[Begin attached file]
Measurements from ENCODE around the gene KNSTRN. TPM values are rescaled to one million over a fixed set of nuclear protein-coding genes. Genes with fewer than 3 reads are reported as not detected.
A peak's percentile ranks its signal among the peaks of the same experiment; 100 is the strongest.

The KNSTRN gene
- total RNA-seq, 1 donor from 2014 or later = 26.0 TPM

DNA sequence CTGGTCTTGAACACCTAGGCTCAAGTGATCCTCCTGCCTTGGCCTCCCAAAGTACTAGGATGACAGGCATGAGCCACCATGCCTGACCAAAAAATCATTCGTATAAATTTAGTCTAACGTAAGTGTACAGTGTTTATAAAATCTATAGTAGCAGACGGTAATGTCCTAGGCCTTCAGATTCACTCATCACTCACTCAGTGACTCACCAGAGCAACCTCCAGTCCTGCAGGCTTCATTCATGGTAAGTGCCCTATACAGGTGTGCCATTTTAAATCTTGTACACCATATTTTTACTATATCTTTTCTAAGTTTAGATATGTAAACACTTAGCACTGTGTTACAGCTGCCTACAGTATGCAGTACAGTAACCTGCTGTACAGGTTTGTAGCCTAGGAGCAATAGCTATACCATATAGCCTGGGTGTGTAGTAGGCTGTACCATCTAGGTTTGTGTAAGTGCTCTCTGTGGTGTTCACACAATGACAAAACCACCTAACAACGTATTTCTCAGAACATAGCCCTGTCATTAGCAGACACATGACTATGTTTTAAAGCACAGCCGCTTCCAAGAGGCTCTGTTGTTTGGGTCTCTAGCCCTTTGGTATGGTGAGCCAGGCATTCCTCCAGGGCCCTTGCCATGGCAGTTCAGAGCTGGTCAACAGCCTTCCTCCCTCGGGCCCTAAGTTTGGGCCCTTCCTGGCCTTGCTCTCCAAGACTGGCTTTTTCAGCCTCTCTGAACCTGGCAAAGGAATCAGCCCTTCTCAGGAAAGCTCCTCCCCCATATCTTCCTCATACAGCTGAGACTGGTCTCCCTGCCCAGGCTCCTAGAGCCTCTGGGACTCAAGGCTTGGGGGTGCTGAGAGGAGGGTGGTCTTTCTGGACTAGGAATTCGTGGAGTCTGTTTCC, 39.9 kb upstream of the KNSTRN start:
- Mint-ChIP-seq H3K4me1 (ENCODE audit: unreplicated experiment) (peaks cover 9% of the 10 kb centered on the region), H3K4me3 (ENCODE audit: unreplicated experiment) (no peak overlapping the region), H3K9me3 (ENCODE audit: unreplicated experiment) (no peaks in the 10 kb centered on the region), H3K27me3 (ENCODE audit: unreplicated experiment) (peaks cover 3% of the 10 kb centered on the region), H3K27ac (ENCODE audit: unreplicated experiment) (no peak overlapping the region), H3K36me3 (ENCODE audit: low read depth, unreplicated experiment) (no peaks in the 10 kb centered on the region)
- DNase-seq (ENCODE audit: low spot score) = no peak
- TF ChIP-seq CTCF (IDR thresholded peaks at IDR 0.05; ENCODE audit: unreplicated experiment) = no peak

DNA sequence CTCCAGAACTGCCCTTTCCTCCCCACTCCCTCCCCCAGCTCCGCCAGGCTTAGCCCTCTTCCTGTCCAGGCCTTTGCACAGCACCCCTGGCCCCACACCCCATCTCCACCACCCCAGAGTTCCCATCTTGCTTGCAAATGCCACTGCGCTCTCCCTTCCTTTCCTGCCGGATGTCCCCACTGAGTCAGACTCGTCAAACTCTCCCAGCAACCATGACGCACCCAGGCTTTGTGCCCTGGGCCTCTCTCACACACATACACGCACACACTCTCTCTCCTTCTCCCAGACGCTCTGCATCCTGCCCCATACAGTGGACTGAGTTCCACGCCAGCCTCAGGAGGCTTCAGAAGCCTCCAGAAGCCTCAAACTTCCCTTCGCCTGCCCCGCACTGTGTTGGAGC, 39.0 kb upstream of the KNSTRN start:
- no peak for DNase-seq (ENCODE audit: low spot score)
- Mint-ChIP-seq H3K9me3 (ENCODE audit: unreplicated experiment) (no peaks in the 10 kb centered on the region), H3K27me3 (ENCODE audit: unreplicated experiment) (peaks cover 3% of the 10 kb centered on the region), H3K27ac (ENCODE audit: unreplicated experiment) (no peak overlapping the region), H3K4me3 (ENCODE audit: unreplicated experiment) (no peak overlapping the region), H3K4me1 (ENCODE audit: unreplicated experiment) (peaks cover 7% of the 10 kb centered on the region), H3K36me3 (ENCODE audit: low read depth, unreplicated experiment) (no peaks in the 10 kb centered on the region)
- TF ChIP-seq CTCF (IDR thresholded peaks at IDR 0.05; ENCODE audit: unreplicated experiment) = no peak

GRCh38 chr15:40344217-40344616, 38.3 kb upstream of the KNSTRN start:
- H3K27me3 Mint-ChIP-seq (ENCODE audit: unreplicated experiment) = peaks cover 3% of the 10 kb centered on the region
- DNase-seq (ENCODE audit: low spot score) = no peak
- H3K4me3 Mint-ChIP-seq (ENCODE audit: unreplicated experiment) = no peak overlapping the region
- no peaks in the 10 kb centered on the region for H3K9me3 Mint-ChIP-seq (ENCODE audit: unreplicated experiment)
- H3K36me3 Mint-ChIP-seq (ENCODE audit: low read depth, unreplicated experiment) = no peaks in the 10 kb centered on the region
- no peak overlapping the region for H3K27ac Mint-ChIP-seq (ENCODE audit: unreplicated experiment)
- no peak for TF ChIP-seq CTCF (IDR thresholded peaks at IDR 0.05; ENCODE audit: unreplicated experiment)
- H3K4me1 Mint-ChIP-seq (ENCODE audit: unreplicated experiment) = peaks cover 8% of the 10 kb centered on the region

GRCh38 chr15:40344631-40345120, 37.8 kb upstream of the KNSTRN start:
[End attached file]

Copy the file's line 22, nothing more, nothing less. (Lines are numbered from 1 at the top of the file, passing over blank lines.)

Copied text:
GRCh38 chr15:40344631-40345120, 37.8 kb upstream of the KNSTRN start: